By MARGOT SANGER-KATZ
Donald Trump’s campaign slogan is “Make America Great Again.” His supporters, it turns out, disagree on when that was.
The slogan evokes a time when America was stronger and more prosperous. But Mr. Trump doesn’t specify whether he’s expressing nostalgia for the 1950s — or 10 years ago. That vagueness is reflected by his voters, according to the results of a new survey, conducted online by the digital media and polling company Morning Consult.
When asked to select America’s greatest year, Trump supporters offered a wide range of answers, with no distinct pattern. The most popular choice was the year 2000. But 1955, 1960, 1970 and 1985 were also popular. More than 2 percent of Trump’s supporters picked 2015, when Mr. Trump’s campaign began.
We asked the Trump campaign to name America’s greatest year, but we haven’t heard back.
Other polls have asked Americans whether they prefer the past to the present. In March, Pew asked people whether life was better for people like them 50 years ago — and a majority of Republicans answered yes. Trump supporters were the most emphatic, with 75 percent saying things were better in the mid-1960s.
Democrats, though, were less enthusiastic about the past. Forty-eight percent said life was better now than it was 50 years ago, while 17 percent of Democrats said it was the same, and only 28 percent said it was worse. Political science research suggests that Americans’ optimism can be influenced by whether their political party is in the White House. So it’s perhaps not surprising that Democrats feel better than Republicans about current circumstances.
In the Morning Consult survey, 44 percent of people over all said America’s greatest years were ahead of it, while 36 percent said those years had already passed. But in an election when America’s past greatness has played such a starring role, we wanted to see more details about just how voters saw the past and the future.
So, when was the greatest year?
Over all, 2000 was the most popular choice, a preference that cut across political party, candidate preference, gender and age. The year’s popularity may partly reflect people’s fondness for round numbers. But many voters explained their choice by referring to a greater sense of security. The Sept. 11 attacks occurred the following year. (An election year also has something for all partisans to grab onto. Bill Clinton was president that year, but George W. Bush won the election to replace him.)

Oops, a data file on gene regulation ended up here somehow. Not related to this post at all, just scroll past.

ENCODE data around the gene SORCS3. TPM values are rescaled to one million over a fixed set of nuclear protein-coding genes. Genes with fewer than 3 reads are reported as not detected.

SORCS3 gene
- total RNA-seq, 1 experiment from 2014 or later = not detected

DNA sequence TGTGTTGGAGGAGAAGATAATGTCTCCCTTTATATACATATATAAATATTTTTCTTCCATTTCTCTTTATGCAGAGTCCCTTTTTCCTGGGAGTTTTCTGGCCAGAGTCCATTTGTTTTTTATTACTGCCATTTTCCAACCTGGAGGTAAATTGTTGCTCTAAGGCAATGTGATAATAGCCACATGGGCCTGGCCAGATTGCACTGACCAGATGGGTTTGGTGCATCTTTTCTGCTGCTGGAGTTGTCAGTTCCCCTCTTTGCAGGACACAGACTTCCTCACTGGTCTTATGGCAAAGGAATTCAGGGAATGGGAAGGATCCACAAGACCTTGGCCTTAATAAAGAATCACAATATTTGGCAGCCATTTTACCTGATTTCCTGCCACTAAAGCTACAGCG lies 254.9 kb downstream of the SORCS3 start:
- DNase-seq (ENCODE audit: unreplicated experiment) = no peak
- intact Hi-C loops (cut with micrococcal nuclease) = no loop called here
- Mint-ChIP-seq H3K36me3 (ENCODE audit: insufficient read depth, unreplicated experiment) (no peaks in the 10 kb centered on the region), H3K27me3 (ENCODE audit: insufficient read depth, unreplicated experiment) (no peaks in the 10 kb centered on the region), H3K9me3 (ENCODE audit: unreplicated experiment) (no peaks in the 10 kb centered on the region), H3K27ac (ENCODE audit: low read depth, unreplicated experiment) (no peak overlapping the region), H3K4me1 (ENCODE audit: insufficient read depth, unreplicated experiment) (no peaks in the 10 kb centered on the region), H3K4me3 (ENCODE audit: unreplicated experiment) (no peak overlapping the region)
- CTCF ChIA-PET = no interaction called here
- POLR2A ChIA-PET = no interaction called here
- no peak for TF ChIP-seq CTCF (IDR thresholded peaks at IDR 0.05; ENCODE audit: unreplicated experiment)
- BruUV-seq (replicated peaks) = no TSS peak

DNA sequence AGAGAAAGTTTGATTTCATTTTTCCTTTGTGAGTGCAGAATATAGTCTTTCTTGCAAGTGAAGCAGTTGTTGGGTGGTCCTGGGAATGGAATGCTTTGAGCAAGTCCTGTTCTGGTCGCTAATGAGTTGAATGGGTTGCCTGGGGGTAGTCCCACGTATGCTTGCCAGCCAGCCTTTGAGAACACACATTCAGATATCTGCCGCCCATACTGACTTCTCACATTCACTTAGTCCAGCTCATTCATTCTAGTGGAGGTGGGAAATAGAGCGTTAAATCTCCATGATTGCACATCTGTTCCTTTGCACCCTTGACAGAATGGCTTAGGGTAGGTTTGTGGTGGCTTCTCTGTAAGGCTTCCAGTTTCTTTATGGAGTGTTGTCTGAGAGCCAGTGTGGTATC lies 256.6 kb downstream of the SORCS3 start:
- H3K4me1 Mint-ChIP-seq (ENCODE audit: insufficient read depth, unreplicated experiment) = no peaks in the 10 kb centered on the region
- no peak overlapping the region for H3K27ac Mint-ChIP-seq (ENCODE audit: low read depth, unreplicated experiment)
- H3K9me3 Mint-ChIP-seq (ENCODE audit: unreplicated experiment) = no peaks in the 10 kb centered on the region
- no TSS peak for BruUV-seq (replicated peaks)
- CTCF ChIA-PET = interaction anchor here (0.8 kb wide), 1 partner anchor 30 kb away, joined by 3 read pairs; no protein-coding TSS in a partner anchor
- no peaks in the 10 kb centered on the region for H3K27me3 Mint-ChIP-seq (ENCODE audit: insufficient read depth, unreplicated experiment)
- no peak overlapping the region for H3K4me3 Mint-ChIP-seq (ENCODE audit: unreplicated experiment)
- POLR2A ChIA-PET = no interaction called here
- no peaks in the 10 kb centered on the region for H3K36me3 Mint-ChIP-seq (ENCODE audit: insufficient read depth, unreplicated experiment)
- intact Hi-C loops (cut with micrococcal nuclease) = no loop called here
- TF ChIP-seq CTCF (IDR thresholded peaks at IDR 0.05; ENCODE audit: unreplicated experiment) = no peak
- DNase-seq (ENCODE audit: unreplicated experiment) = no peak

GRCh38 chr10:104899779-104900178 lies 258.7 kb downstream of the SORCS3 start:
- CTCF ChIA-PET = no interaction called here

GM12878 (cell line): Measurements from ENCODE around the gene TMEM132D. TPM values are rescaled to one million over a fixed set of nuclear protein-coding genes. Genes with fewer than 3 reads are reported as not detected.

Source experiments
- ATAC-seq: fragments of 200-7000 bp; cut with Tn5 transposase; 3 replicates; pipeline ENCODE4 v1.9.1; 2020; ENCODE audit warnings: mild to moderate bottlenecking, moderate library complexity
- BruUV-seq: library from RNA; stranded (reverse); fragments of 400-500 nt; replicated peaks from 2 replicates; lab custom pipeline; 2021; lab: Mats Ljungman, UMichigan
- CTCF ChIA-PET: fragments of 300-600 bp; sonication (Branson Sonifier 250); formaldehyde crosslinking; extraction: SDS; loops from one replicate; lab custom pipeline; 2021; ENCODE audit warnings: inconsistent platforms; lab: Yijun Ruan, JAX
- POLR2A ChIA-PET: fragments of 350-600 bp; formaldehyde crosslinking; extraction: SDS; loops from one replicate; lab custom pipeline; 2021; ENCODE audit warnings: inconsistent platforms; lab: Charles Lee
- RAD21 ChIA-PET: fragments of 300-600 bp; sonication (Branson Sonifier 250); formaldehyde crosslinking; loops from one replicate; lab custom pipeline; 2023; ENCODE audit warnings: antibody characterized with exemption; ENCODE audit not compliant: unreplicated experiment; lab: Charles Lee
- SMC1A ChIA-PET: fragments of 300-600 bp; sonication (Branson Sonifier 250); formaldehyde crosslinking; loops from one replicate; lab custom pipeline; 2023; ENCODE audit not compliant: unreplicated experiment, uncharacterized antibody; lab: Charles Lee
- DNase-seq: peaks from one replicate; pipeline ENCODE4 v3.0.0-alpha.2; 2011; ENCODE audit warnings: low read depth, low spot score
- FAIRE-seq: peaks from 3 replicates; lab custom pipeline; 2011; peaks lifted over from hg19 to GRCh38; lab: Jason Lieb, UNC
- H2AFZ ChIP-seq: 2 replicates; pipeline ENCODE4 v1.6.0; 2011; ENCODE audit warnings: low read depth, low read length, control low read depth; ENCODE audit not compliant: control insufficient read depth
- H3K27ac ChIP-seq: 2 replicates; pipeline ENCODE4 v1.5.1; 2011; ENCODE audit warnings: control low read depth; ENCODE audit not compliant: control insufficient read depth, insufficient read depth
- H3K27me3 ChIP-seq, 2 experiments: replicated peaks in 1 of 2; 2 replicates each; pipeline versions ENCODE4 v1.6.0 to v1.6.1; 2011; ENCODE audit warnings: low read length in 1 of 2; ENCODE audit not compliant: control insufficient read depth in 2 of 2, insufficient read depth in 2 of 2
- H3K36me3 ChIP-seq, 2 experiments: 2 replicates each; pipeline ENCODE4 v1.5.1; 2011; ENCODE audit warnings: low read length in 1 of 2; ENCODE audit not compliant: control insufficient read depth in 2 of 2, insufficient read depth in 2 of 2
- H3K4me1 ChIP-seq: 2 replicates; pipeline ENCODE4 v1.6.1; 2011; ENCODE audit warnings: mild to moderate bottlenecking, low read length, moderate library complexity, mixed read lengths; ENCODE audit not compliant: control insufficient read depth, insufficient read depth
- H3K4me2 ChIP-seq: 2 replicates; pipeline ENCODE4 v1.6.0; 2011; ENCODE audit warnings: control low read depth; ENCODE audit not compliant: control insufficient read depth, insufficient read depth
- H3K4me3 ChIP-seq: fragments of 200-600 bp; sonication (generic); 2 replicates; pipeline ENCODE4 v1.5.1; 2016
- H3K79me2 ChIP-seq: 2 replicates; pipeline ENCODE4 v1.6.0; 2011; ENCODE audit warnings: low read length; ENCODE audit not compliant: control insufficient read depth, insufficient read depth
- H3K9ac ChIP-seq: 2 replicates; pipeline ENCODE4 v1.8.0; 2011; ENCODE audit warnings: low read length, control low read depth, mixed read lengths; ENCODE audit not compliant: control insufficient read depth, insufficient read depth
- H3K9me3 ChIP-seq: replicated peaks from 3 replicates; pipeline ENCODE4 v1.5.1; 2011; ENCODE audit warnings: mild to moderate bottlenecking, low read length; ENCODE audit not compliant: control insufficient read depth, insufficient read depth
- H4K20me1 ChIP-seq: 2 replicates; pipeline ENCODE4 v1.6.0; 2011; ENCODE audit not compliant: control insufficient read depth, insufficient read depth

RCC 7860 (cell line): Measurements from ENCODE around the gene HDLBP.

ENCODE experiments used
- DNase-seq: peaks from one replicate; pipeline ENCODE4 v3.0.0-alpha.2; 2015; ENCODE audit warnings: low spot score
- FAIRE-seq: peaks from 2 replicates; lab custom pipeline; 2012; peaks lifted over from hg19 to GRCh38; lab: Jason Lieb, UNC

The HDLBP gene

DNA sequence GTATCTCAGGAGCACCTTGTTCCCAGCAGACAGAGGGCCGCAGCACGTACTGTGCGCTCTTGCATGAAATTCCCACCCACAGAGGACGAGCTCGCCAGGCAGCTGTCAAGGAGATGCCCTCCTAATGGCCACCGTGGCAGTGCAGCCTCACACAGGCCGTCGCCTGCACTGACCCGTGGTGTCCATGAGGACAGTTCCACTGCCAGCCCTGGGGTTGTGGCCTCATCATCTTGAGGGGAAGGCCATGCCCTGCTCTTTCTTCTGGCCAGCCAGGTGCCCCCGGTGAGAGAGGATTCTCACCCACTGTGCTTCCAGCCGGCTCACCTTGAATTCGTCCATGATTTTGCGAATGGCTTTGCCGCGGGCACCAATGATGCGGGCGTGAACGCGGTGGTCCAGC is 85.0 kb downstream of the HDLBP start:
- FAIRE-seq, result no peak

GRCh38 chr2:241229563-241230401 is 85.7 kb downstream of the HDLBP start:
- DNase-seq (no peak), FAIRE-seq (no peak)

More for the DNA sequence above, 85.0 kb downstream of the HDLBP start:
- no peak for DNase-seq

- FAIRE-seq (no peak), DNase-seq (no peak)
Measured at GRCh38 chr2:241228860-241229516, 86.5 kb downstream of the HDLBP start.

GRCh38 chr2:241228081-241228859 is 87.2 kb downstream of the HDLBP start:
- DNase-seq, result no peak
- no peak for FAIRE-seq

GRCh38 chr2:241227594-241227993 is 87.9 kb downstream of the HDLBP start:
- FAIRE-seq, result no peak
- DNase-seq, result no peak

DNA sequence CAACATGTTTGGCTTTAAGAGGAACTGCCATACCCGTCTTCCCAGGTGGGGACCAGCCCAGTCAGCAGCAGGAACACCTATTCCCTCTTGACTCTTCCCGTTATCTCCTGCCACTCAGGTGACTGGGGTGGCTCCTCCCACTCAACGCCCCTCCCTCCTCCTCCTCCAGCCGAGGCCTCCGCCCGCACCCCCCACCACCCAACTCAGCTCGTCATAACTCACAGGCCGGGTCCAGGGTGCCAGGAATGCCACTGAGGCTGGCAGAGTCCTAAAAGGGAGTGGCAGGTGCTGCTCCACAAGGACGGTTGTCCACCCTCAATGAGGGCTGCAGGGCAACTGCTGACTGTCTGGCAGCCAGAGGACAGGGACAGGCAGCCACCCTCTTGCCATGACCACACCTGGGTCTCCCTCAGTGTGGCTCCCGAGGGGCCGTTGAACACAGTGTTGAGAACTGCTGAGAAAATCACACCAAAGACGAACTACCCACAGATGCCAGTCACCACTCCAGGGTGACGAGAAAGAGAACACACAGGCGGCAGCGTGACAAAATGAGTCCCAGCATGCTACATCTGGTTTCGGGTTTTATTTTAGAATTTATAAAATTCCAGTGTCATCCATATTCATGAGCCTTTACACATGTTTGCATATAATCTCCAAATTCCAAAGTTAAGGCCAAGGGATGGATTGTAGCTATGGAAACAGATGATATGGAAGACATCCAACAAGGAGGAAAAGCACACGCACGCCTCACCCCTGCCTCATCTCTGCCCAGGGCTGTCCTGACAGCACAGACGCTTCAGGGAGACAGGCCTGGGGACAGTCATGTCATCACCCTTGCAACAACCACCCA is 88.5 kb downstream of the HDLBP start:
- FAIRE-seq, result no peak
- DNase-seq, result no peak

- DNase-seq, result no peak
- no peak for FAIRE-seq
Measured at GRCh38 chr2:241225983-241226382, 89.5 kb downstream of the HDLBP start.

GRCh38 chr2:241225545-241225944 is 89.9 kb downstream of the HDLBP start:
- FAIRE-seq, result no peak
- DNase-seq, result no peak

Some people, of course, reached farther back into history. The year the Declaration of Independence was signed, 1776, got a few votes. One person chose 1789, the year the Constitution took effect. One person chose 1800. One chose 1860, the year Southern states began to secede from the Union. But most answers were of a more recent vintage.
There were partisan patterns in views of America’s greatness. Republicans, over all, recall the late 1950s and the mid-1980s most fondly. Sample explanations: “Reagan.” “Economy was booming.” “No wars!” “Life was simpler.” “Strong family values.” The distribution of Trump supporters’ greatest years is somewhat similar to the Republican trend, but more widely dispersed over the last 70 years. Supporters of Ted Cruz picked best years that were similar to the party’s trend over all. The sample of John Kasich supporters in the survey was too small to detect any patterns.
As a group, Democrats seem to think America’s greatest days were more recent; they were more likely to pick a year in the 1990s, or since 2000. After 2000, their second-most-popular answer was 2016. Sample explanations: “We’re getting better.” “Improving social justice.” “Technology.” Even 2008, a year of financial collapse, was pretty popular, perhaps because President Obama was also elected that year. The pattern for supporters of Bernie Sanders was a little different from that of Hillary Clinton supporters: The main difference is that Mr. Sanders’s voters were more likely to pick a year from the 1960s, and more of the Clinton supporters chose best years in the 1990s, when her husband was president.
The Morning Consult survey was conducted with help of Lucid, a survey technology firm, over two days last week. The survey, conducted online, consisted of 2,003 interviews with registered voters.